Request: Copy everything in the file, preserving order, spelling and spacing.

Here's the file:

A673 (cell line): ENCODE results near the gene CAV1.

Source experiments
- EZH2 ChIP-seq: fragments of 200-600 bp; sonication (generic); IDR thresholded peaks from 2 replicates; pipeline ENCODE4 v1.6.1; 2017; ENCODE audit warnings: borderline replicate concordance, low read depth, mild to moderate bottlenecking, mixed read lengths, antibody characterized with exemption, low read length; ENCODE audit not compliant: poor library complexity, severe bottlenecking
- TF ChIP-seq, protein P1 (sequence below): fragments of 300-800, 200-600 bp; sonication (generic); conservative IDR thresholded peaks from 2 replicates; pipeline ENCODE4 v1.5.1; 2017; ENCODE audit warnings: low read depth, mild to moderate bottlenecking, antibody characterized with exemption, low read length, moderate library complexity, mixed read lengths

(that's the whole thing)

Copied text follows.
A673 (cell line): ENCODE results near the gene CAV1.

Source experiments
- EZH2 ChIP-seq: fragments of 200-600 bp; sonication (generic); IDR thresholded peaks from 2 replicates; pipeline ENCODE4 v1.6.1; 2017; ENCODE audit warnings: borderline replicate concordance, low read depth, mild to moderate bottlenecking, mixed read lengths, antibody characterized with exemption, low read length; ENCODE audit not compliant: poor library complexity, severe bottlenecking
- TF ChIP-seq, protein P1 (sequence below): fragments of 300-800, 200-600 bp; sonication (generic); conservative IDR thresholded peaks from 2 replicates; pipeline ENCODE4 v1.5.1; 2017; ENCODE audit warnings: low read depth, mild to moderate bottlenecking, antibody characterized with exemption, low read length, moderate library complexity, mixed read lengths